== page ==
During the Civil War, many slaves escaped plantations and sought refuge with the Union army. Once the war ended, African Americans throughout the states that had remained at war after January 1, , were set free.
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Schools for African American children were established, staffed mainly by Northern white teachers. Duncan Gaines recalled reactions to the availability of school:. Duncan was 12 years of age when freedom was declared and remembers the hectic times which followed. Most of the instructors were whites sent to the South for that purpose. All of the children secured enough learning to enable them to read and write, which was regarded as very unusual in those days.
Slaves had been taught that their brain was inferior to the whites who owned them and for this reason, many parents refused to send their children to school, thinking it a waste of time and that too much learning might cause some injury to the brain of their supposedly weak-minded children. Simon Phillips, Age 90 with John Randolph.
Simon Phillips reported that carpetbaggers directed the freedmen to divide the plantation lands that they had previously worked. Ellis Ken Kannon recalled that many believed that the federal government would soon allot each family 40 acres of land and a mule, but Kannon did not know anyone who actually received this allotment.
A considerable number of interviews refer to the Ku Klux Klan. This elaborate scheme was designed to frighten and intimidate. Use Ku Klux Klan in a full-text search to find references to the activities of the Klan during Reconstruction. Research the activities of the Klan during Reconstruction and the effectiveness of the Ku Klux Klan Acts of and After the war, a number of former slaves stayed on plantations and worked the land under a share crop arrangement.
Isaac Adams recalled that about half of the freedmen on the Sack plantation in Louisiana stayed on after the war, working sections of the land and paying rent out of their shares of the produce. Many of the interviews reveal the difficult times during Reconstruction. Liney Chambers described life in the post-Civil War era as worse than the Depression. Ellis Jefson worked as a nurse in Memphis in during the yellow fever epidemic and described conditions in the city and whites fleeing the city during the crisis. A number of former slaves discussed voting and politics.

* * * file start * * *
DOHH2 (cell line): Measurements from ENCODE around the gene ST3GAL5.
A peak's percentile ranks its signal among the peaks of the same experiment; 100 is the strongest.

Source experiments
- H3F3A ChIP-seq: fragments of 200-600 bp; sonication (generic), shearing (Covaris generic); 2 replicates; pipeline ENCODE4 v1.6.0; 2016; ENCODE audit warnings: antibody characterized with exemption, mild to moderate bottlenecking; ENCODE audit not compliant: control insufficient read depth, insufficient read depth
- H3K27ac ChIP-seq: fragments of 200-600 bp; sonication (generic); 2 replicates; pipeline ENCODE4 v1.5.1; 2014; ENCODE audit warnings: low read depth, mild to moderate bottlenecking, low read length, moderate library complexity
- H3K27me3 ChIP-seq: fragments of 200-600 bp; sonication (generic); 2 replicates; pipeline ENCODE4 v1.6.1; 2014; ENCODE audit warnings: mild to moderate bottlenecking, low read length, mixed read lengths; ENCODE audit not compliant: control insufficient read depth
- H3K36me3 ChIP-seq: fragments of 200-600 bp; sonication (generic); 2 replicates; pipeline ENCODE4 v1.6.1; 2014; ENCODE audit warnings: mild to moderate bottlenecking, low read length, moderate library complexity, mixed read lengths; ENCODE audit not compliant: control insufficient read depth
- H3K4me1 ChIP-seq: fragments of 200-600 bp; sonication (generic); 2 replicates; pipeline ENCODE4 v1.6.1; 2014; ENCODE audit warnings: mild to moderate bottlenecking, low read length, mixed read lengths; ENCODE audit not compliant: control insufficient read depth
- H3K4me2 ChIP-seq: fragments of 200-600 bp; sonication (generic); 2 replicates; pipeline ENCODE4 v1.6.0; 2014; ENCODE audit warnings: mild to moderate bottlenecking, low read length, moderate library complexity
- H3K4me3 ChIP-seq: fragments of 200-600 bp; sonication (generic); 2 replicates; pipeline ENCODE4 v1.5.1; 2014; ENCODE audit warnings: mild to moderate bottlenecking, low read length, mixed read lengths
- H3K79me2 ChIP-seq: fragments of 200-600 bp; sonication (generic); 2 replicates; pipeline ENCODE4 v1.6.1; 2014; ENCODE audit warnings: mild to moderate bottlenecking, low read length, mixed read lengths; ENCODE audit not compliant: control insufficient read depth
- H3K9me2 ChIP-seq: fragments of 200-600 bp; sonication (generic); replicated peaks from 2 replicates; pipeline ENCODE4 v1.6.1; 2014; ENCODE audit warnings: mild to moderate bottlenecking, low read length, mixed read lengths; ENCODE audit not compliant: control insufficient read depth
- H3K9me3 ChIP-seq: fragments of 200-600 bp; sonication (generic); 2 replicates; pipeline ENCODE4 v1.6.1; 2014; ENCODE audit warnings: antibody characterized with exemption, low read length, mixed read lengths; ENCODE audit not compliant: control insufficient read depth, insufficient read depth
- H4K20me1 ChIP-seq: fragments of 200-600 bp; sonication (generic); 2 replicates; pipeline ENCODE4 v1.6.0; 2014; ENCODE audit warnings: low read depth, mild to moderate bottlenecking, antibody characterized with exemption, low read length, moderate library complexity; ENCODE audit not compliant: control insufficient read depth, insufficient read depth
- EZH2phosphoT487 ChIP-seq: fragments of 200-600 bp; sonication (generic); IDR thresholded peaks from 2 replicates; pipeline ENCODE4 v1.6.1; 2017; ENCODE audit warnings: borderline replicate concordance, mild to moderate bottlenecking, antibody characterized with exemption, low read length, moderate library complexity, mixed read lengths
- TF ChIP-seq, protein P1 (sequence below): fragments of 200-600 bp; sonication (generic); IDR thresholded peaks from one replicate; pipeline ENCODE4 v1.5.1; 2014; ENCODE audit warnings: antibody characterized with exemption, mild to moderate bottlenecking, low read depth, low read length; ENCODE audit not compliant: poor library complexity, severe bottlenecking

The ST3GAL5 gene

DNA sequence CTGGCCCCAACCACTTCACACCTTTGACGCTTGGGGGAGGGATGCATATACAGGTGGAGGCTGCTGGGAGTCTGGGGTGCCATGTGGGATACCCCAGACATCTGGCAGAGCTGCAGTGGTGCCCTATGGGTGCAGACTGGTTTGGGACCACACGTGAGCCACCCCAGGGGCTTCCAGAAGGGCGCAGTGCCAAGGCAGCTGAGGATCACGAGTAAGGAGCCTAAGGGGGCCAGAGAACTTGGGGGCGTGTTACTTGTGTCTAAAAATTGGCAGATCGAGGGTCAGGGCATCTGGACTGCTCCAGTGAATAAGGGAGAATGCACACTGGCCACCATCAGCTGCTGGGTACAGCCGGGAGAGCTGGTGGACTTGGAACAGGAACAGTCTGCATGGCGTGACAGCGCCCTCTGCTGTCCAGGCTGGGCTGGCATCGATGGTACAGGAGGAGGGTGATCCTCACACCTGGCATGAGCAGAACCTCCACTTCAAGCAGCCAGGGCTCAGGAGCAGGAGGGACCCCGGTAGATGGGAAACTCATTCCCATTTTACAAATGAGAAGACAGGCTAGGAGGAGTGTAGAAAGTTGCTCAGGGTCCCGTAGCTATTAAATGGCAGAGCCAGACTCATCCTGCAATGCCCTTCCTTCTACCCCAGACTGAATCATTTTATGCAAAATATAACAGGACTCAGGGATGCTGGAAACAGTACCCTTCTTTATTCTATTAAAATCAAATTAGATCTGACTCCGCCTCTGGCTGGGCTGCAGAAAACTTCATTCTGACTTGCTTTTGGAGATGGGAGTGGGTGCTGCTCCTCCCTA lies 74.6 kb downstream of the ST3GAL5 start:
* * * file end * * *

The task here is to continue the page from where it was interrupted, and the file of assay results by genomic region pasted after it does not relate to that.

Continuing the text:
I voted ever since I got to be a man grown. That is — as long as I could vote. Conduct a full-text keyword search to locate other recollections of voting. Then consider the following questions:. Their lives were shaped by the times and circumstances in which they lived including laws, customs, and racial attitudes , their own decisions, and historical events occurring on the national and world stages. Read the life story of Mandy Morrow , making notes on some of the important events in her life as you read.
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On a sheet of paper, draw a line down the center of the sheet. Mark the bottom of the line with the date of the interview. Mark off decades between the two dates. The timeline should be to scale: that is, each decade should be represented by the same length on the line. On the right side of the line, write some of the events that you have studied in history class; for example, show the Civil War from You will have to estimate when some events occurred based on information in the interview and your knowledge of history.
How does it reflect the time and circumstances in which she lived? How was her life shaped by her own decisions? To what extent do narratives reflect similar experiences?
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Different experiences? What may account for the differences? From the narratives, what can you infer about how racial attitudes changed or remained the same over time? A number of narratives depict a tranquil life on the plantation in stark contrast with the poverty and suffering during the Great Depression. I think slavery was good because I was treated all right. Dis country is in a bad fix. Phillip Evans, however, disagreed. A proud family, brought low by Mr. Hoover and his crowd. Had to sell our land.